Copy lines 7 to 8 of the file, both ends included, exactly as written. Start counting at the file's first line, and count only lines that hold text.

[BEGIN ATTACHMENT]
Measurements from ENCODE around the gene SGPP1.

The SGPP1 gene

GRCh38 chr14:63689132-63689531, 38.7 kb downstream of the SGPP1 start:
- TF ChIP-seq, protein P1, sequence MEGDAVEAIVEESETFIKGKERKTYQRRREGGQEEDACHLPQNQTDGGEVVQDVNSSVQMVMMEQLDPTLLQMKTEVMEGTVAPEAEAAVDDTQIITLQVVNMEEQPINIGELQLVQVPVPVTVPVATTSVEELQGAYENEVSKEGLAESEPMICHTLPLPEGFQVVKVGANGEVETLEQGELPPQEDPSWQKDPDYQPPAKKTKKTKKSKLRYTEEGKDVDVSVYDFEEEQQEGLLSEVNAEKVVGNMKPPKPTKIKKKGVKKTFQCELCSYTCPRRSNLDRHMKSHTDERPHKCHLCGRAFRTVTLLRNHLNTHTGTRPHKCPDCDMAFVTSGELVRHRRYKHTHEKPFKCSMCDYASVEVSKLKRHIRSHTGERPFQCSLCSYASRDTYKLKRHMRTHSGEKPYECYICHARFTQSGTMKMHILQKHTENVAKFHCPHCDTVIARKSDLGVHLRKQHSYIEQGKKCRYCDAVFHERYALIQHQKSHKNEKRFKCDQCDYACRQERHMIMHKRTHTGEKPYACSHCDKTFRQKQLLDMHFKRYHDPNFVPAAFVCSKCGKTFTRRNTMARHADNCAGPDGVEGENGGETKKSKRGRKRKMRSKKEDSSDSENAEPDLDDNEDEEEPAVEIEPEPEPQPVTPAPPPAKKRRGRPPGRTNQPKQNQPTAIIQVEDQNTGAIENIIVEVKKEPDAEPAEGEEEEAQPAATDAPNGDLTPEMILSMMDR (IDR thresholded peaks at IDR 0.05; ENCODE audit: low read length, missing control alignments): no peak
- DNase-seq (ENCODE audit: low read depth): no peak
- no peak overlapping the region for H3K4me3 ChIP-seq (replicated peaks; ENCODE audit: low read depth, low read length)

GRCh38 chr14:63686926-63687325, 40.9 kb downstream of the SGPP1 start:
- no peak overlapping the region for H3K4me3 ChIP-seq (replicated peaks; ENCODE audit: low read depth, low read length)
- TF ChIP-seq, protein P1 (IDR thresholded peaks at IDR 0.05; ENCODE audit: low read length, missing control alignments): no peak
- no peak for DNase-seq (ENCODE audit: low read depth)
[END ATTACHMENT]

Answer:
GRCh38 chr14:63686926-63687325, 40.9 kb downstream of the SGPP1 start:
- no peak overlapping the region for H3K4me3 ChIP-seq (replicated peaks; ENCODE audit: low read depth, low read length)